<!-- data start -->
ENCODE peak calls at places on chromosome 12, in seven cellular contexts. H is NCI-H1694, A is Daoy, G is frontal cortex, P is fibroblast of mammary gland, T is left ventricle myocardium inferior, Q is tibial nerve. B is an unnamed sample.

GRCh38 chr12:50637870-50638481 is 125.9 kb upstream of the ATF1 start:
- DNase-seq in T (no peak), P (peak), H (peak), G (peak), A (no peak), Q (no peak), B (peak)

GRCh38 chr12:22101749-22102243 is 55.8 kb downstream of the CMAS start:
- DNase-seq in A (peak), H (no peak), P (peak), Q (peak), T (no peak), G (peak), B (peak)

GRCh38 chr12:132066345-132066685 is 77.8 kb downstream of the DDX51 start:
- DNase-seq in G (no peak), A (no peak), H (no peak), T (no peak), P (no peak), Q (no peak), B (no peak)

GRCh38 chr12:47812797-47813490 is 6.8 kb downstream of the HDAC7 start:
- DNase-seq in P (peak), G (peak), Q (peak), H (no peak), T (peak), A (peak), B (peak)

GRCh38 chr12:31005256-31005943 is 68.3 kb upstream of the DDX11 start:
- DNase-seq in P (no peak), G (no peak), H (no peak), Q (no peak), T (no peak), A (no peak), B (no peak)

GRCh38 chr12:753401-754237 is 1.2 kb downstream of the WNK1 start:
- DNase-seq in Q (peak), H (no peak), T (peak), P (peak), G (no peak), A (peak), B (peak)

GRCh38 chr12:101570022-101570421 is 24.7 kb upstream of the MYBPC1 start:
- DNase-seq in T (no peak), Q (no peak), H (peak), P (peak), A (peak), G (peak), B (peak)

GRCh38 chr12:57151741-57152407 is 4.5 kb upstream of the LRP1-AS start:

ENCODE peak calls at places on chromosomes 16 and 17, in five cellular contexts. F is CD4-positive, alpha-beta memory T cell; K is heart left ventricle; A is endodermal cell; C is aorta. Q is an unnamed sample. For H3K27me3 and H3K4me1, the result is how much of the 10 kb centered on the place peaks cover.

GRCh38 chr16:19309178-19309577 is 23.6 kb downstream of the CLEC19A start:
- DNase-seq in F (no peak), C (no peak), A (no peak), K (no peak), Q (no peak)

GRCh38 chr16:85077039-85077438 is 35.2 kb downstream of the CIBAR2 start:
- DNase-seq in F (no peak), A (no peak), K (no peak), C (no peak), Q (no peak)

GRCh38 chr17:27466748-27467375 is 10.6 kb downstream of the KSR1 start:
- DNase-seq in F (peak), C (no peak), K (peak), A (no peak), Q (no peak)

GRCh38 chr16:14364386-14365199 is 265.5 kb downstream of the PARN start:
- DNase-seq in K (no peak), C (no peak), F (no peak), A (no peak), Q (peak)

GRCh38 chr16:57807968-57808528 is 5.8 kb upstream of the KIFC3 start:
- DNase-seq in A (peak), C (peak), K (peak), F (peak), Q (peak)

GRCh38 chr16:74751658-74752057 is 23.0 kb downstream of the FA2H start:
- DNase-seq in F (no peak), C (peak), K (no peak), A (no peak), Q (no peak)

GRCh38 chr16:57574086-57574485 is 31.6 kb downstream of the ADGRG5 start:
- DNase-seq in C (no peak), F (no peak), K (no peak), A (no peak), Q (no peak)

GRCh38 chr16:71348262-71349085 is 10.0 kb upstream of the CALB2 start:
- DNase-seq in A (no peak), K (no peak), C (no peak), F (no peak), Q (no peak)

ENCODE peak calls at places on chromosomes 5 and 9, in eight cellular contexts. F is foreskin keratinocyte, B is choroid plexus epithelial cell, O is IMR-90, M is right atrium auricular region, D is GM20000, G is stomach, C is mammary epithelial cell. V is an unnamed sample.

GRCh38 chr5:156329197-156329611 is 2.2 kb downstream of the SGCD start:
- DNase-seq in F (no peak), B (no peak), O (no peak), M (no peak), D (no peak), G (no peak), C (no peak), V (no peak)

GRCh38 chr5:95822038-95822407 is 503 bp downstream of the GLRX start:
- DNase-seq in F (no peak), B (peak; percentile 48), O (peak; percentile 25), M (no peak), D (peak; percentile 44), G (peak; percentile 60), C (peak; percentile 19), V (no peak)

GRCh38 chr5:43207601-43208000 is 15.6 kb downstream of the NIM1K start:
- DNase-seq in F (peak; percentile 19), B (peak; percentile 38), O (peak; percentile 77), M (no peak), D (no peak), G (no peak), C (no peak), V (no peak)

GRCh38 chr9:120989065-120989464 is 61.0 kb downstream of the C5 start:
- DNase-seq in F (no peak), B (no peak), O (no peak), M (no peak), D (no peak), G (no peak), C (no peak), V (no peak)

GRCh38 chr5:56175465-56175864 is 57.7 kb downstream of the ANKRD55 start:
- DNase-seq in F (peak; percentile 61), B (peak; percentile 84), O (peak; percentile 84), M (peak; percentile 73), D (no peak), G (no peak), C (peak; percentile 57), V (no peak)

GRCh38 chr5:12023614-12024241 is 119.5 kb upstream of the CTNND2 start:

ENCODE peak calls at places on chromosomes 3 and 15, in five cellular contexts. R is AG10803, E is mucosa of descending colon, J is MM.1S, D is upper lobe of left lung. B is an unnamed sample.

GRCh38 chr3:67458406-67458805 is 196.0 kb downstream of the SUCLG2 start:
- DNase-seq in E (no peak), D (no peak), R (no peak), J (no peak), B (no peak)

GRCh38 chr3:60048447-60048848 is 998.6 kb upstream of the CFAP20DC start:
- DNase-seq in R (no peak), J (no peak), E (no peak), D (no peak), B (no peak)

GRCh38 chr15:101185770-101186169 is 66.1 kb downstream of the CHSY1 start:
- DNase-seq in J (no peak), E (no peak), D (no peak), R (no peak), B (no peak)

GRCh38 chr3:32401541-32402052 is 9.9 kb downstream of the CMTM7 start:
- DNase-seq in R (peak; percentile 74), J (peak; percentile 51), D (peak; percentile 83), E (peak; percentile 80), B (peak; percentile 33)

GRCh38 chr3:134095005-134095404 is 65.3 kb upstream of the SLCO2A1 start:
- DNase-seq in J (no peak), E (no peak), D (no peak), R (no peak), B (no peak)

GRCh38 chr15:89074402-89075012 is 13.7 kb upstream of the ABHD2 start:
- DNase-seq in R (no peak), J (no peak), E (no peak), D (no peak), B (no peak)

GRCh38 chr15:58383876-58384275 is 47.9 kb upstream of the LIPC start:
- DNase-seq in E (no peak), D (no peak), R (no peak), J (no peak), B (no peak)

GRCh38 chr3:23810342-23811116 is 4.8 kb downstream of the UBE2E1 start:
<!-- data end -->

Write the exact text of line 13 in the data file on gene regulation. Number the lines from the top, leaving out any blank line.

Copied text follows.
- DNase-seq in Q (peak), H (no peak), T (peak), P (peak), G (no peak), A (peak), B (peak)